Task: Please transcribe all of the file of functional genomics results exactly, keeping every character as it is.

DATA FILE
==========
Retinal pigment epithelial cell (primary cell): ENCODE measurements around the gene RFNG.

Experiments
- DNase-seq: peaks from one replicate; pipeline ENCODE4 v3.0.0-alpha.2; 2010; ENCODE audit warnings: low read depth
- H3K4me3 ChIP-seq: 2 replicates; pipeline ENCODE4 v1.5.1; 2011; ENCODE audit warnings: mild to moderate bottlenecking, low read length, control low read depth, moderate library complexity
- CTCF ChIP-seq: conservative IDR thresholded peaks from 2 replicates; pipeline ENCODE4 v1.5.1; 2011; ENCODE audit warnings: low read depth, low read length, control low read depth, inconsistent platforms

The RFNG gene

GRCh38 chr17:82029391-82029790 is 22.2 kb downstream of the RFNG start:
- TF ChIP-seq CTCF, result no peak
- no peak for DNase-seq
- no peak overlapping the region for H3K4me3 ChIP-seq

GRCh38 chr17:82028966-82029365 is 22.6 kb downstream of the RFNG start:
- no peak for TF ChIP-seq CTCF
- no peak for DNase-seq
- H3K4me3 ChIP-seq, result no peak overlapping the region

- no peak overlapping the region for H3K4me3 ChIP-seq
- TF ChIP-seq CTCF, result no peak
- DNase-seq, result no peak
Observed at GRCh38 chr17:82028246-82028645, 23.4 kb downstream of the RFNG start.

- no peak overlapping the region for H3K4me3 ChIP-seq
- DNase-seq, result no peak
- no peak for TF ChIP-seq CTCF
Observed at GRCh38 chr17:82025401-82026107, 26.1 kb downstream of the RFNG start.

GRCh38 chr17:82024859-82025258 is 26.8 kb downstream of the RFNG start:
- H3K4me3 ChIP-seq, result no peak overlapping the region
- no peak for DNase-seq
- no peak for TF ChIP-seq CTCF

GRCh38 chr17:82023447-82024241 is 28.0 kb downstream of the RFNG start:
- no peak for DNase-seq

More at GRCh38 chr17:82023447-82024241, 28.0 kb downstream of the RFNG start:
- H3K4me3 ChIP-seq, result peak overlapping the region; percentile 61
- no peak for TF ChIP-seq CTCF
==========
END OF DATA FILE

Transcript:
Retinal pigment epithelial cell (primary cell): ENCODE measurements around the gene RFNG.

Experiments
- DNase-seq: peaks from one replicate; pipeline ENCODE4 v3.0.0-alpha.2; 2010; ENCODE audit warnings: low read depth
- H3K4me3 ChIP-seq: 2 replicates; pipeline ENCODE4 v1.5.1; 2011; ENCODE audit warnings: mild to moderate bottlenecking, low read length, control low read depth, moderate library complexity
- CTCF ChIP-seq: conservative IDR thresholded peaks from 2 replicates; pipeline ENCODE4 v1.5.1; 2011; ENCODE audit warnings: low read depth, low read length, control low read depth, inconsistent platforms

The RFNG gene

GRCh38 chr17:82029391-82029790 is 22.2 kb downstream of the RFNG start:
- TF ChIP-seq CTCF, result no peak
- no peak for DNase-seq
- no peak overlapping the region for H3K4me3 ChIP-seq

GRCh38 chr17:82028966-82029365 is 22.6 kb downstream of the RFNG start:
- no peak for TF ChIP-seq CTCF
- no peak for DNase-seq
- H3K4me3 ChIP-seq, result no peak overlapping the region

- no peak overlapping the region for H3K4me3 ChIP-seq
- TF ChIP-seq CTCF, result no peak
- DNase-seq, result no peak
Observed at GRCh38 chr17:82028246-82028645, 23.4 kb downstream of the RFNG start.

- no peak overlapping the region for H3K4me3 ChIP-seq
- DNase-seq, result no peak
- no peak for TF ChIP-seq CTCF
Observed at GRCh38 chr17:82025401-82026107, 26.1 kb downstream of the RFNG start.

GRCh38 chr17:82024859-82025258 is 26.8 kb downstream of the RFNG start:
- H3K4me3 ChIP-seq, result no peak overlapping the region
- no peak for DNase-seq
- no peak for TF ChIP-seq CTCF

GRCh38 chr17:82023447-82024241 is 28.0 kb downstream of the RFNG start:
- no peak for DNase-seq

More at GRCh38 chr17:82023447-82024241, 28.0 kb downstream of the RFNG start:
- H3K4me3 ChIP-seq, result peak overlapping the region; percentile 61
- no peak for TF ChIP-seq CTCF